However, when diving, the veins that bring the blood to the area carry not only oxygen but nitrogen as well. And there is a strong possibility that this nitrogen, which arrives at increased numbers at the points of inflammation in the brain and the grey matter, will activate symptoms.

So, scuba diving is not advisable for people with MS who want to learn how to dive, because they run higher risk than any person without MS. If someone used to be a diver, however, and would like to continue, there is always the NitroX method, that causes lower nitrogen concentration in the body during diving. That's what the doctor said to me just yesterday and I wanted to share this with you. I hope you'll excuse my slips in English, as I'm not a native speaker.

I won't get at all into how I felt when the doctor offered me his hand and told me "I'm sorry"...
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Re: Crazy question about SCUBA diving and MS...

Postby cleareaching » Fri Sep 20, 2013 1:17 am

And a clarification: it's not nitrogen that can ignite symptoms, it's that nitrogen bubbles reduce the oxygen content of the blood arriving at the areas with inflammation or may altogether block the flow of blood in the micro-veins of the grey matter or the brain.
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Re: Crazy question about SCUBA diving and MS...

Postby NHE » Fri Sep 20, 2013 1:39 am

cleareaching wrote:However, when diving, the veins that bring the blood to the area carry not only oxygen but nitrogen as well. And there is a strong possibility that this nitrogen, which arrives at increased numbers at the points of inflammation in the brain and the grey matter, will activate symptoms.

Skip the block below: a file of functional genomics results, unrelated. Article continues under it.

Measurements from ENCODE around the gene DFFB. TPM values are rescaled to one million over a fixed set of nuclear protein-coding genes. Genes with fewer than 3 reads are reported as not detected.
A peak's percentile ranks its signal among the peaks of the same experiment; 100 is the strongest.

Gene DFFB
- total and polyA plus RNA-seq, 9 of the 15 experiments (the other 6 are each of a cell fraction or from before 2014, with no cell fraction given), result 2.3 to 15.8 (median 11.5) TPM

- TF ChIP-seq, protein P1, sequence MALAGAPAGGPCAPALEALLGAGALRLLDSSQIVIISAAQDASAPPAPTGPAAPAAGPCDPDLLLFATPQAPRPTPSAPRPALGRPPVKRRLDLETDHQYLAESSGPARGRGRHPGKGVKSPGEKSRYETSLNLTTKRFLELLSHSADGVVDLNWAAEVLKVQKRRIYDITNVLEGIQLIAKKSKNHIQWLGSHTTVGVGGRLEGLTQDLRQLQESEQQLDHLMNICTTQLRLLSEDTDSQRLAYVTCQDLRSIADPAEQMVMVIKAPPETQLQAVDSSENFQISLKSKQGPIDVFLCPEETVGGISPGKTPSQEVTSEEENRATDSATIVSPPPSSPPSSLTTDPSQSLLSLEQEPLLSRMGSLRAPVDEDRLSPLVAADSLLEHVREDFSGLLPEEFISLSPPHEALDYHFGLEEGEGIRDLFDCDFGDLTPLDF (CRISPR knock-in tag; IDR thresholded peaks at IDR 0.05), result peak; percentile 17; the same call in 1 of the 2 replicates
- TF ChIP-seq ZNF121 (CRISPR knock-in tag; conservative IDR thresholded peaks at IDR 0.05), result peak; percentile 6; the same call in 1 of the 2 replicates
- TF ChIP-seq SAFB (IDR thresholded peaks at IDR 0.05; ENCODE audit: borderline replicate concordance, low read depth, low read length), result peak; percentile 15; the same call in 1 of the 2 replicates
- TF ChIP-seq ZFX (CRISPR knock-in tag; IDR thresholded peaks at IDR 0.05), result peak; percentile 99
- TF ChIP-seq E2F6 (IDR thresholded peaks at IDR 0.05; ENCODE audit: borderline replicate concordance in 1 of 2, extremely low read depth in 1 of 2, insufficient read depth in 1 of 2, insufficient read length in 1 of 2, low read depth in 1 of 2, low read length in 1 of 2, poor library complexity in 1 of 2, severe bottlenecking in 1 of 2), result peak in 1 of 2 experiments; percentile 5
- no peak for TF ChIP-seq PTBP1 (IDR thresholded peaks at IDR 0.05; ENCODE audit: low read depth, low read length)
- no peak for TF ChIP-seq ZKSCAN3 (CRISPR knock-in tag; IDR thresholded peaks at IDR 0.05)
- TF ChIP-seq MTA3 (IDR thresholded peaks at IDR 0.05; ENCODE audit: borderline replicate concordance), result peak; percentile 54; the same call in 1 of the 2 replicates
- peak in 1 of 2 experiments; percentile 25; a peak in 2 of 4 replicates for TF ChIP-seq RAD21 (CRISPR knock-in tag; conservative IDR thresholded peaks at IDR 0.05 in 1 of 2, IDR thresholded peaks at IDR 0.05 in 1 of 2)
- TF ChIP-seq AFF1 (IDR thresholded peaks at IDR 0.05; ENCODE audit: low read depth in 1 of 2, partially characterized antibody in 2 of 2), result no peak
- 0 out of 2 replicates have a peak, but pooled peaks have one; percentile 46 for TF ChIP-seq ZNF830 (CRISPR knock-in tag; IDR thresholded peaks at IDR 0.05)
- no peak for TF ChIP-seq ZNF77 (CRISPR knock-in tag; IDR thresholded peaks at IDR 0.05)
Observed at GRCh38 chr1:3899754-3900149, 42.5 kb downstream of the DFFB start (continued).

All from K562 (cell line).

I'm not a scuba diver so I might be missing something in this doctor's explanation. However, 78% of the air we normally breathe is nitrogen and we already have nitrogen in our blood before we go under water. The problem divers face, e.g., the bends, is when they surface too quickly and the nitrogen dissolved in the blood comes out of solution and forms little bubbles which can block blood flow.
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Re: Crazy question about SCUBA diving and MS...

Postby cleareaching » Fri Sep 20, 2013 3:45 am

So, you're saying, one will only have a problem when going up too quickly? I frankly don't know, I'm trying to figure things out...

The doctor mentioned the decompression table and said that it is generally understood that this table is accurate by 98%, which sounds logical because it can't be that the same table is valid for someone who's 6 feet tall and beefy and someone who's only 5 feet tall and skinny, or for a granny and a teenager at the same time. So there's a 2% chance that something with the decompression process will go wrong, even if you do it "by the book" (or "the table" in our case). We, I mean people with MS, are more likely to be in this 2% given our condition, that's what I gathered from what he said.

He also said that a diver going up is like a fizzy drink, his body full of bubbles everywhere, and one needs to open the lid and let the bubbles out gradually. However, as the flow of blood in areas with inflammation is larger and, hence, there are more bubbles in these areas, the likelihood of bubbles blocking the blood flow in people with inflammations (like with MS) is stronger. And concluded: why run the risk? Look, if I were on my own, I would most probably give it a try with Nitrox, but I have two kids and I'm really thoughtful...